J.E.M. says another statute, the Plant Variety Protection Act of 1970, gives legal status to plants created from engineered seeds. It can endow legal status on sexually reproduced plants, but it does so outside the patent system. Inventors are awarded a certificate from the Department of Agriculture, instead. Its protection is less broad than that of a patent, and it carries exceptions to infringement that do not exist with patents. J.E.M. argues that Congress meant those two laws to be the only way to turn a plant invention into protected intellectual property. But Pioneer Hi-Bred — as well as the Justice Department, the Patent and Trademark Office and the lower courts — disagree. Now it is up to the Supreme Court.
While the fight reflects pieces of the growing controversy over genetically engineered organisms in farming and the food chain, the companies involved have not waged it to establish any doctrine on whether such seeds should be accepted.
Rather, it is another in the increasingly common, entrenched fights over the value of patents in a high-technology economy. Genetically engineered seeds are a critical part of business strategy for the handful of companies that dominate the American crop-seed industry.
Foreign sales of American corn and corn products exceed $1 billion a year. And any company that can lay exclusive claim to those products with patents stands to collect an increasing share of that revenue. That is why J.E.M. Supply and Pioneer Hi-Bred have pursued their fight to the Supreme Court. Genetically engineered seeds are those that have been doctored with genes from other organisms so they have desirable new characteristics — like generating their own pesticides or fighting off weeds. Genetic engineering involves breaking the DNA barrier to directly transfer plant and animal genetic material. Genes from human, animal, plant, bacteria, virus or other organisms can be inserted into another species. Specialists call the result a transgenic plant or animal.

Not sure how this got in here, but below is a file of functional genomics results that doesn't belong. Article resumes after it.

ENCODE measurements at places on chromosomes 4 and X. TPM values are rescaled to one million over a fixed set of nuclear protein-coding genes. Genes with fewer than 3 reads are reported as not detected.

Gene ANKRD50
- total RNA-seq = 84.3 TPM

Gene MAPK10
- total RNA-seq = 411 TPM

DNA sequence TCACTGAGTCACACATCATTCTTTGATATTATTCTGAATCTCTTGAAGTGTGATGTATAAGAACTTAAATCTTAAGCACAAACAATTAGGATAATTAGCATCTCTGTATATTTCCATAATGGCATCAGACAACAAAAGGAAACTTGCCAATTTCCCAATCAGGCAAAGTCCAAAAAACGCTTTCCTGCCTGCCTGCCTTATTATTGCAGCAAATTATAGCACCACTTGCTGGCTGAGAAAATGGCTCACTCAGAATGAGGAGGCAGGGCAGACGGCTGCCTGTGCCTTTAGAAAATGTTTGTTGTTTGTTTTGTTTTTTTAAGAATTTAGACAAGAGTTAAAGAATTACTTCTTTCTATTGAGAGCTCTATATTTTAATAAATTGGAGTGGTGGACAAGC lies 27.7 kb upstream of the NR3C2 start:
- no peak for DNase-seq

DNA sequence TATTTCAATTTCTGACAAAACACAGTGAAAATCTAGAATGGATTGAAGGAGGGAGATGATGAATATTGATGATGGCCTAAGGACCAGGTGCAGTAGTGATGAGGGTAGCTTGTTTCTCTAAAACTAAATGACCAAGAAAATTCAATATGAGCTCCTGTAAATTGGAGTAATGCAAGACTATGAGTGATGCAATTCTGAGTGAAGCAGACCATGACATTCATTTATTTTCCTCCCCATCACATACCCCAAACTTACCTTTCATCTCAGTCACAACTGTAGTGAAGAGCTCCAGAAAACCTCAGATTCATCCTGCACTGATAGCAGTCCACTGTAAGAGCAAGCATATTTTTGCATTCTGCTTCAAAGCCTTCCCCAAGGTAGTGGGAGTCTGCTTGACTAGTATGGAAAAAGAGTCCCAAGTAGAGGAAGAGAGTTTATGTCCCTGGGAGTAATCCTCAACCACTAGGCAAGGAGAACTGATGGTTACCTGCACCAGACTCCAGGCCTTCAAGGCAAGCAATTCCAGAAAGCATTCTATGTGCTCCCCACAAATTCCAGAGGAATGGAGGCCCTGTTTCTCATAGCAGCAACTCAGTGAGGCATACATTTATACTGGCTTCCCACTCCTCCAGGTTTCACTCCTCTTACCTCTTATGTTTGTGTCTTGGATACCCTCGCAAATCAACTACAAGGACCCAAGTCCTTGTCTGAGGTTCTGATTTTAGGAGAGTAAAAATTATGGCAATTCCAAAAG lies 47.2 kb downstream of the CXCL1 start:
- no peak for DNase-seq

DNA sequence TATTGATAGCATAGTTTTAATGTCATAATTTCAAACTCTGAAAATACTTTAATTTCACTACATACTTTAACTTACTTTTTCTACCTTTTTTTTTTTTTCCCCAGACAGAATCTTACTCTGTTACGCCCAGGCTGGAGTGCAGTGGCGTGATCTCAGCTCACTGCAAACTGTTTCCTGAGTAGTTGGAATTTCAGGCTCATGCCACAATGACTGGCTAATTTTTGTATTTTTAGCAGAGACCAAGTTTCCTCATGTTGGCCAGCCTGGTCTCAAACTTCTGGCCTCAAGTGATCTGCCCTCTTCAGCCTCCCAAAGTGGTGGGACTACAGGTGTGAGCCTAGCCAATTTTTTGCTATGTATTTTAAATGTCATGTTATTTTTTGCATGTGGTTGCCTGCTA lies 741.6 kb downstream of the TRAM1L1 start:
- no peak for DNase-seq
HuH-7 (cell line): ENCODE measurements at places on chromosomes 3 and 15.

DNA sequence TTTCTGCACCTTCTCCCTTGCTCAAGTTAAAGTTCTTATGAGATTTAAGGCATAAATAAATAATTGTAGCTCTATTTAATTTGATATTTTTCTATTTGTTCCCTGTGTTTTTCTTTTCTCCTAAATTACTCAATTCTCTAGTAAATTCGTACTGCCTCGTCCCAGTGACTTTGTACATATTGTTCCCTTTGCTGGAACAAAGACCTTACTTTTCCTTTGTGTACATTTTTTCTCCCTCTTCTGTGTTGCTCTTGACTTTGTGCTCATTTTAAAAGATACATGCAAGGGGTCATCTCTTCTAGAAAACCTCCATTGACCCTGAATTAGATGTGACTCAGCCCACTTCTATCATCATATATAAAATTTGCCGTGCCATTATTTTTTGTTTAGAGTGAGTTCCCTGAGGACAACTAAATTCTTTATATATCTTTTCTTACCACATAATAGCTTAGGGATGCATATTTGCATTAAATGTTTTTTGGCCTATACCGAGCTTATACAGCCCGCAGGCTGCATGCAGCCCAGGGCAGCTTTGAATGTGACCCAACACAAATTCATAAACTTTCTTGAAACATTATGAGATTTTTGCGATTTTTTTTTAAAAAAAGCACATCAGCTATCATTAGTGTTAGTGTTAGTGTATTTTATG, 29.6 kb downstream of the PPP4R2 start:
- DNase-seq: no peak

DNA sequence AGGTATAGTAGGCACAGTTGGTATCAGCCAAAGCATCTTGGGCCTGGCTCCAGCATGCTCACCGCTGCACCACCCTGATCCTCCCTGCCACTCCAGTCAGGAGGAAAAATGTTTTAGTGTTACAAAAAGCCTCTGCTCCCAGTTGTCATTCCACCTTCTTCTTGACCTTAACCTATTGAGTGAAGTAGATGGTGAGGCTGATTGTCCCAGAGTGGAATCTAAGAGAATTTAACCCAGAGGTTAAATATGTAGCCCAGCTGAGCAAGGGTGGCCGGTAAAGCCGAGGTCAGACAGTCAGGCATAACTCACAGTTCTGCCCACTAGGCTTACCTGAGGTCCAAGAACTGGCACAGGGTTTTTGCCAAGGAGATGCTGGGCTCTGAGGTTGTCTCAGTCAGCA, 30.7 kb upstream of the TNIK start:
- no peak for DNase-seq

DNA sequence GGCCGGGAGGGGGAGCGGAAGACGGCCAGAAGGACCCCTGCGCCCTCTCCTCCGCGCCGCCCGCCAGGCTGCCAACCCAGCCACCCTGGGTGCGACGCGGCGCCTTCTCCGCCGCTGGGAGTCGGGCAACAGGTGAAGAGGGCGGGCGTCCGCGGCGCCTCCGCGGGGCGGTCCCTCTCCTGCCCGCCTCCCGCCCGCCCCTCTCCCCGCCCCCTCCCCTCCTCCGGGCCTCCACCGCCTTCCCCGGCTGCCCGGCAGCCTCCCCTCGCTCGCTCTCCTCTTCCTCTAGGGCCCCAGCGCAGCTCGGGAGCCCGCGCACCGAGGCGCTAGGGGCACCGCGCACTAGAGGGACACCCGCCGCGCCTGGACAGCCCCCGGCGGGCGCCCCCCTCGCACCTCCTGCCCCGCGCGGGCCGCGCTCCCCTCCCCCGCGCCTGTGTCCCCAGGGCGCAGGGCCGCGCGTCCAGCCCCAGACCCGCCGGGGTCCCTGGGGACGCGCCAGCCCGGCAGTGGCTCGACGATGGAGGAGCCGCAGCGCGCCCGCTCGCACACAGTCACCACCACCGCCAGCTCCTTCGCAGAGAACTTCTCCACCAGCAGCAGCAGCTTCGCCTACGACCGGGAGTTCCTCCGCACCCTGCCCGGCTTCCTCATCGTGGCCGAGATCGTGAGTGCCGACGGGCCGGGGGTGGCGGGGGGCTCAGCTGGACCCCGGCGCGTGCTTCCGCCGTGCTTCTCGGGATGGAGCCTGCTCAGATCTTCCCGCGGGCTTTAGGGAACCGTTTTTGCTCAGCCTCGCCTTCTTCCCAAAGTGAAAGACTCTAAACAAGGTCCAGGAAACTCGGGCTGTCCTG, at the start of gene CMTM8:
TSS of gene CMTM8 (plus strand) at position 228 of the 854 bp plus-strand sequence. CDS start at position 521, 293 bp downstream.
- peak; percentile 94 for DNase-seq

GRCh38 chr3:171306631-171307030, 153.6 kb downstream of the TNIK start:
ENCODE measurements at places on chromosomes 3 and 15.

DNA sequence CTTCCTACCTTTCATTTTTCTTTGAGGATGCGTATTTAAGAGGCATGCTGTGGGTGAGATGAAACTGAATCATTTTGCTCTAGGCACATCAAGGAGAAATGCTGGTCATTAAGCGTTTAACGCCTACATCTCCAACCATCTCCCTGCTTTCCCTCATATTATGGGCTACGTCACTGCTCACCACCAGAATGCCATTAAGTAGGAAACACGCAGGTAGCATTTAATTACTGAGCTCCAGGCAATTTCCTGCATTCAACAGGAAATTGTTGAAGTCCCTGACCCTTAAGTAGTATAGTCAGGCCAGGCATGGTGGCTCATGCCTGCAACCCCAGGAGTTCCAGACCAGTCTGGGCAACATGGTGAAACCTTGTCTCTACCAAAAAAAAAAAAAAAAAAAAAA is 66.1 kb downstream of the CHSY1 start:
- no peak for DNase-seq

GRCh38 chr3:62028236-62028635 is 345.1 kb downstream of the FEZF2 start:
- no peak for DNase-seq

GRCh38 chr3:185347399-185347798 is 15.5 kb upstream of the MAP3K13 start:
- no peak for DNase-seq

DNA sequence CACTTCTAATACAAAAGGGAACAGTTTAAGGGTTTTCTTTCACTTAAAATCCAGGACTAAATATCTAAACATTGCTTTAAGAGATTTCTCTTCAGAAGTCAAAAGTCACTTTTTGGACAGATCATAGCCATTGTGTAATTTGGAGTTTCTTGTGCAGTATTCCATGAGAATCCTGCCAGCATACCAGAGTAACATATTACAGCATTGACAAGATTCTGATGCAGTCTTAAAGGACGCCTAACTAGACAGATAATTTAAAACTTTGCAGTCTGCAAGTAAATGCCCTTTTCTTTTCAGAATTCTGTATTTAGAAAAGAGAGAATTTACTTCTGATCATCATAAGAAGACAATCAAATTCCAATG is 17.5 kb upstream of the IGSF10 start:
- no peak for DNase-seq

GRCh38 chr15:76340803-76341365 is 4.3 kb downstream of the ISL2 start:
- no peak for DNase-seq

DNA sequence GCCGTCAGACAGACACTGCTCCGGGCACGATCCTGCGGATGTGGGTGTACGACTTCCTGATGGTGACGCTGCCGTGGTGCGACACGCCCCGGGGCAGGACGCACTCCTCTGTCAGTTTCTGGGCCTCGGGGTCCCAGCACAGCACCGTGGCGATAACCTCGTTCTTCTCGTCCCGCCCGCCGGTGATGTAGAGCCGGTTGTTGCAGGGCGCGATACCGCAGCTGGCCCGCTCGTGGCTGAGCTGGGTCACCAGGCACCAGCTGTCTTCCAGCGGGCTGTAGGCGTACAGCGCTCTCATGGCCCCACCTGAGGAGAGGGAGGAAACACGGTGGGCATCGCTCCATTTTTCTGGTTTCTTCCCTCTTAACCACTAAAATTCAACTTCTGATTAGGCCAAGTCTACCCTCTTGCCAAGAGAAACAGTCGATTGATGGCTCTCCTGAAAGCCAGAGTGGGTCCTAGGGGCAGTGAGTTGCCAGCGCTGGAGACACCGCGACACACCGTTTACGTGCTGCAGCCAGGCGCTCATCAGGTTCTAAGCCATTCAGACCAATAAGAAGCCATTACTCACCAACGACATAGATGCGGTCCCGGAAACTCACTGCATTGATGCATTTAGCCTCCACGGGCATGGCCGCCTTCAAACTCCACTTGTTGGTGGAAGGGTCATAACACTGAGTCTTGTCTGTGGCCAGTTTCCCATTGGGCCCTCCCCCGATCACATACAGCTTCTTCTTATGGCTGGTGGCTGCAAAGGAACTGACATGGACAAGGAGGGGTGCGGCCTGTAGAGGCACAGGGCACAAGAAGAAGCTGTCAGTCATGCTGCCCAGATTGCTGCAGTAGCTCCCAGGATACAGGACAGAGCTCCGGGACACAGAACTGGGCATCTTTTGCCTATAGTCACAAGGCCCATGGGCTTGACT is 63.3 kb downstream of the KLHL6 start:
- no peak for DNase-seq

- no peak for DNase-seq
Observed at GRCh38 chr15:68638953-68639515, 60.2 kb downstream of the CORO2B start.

But concern over such plants' impact on soil, pests, beneficial insects and people who eat the ingredients grown from them has alarmed some environmentalists and consumer groups, particularly in Western Europe. Some research has shown that seed toxins can leach into soils. Other studies contend that pollen from engineered corn can kill monarch butterfly larvae. Such opponents say that no one understands the long-term effects of these genetic manipulations. Supporters argue that seeds with antibacteria genes will reduce the need for insecticide use because they can be programmed to kill specific pests or weeds.
In spite of that controversy, Mr. Craft said he did not expect the Supreme Court to narrow the scope of utility patents.
"The economy has been robust, with rewards coming because of these technological advances, and that is especially primed to take off in the biotechnology area," he said. "I can't imagine the Supreme Court knocking the legs out from under that industry."
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Last Updated on 3/13/01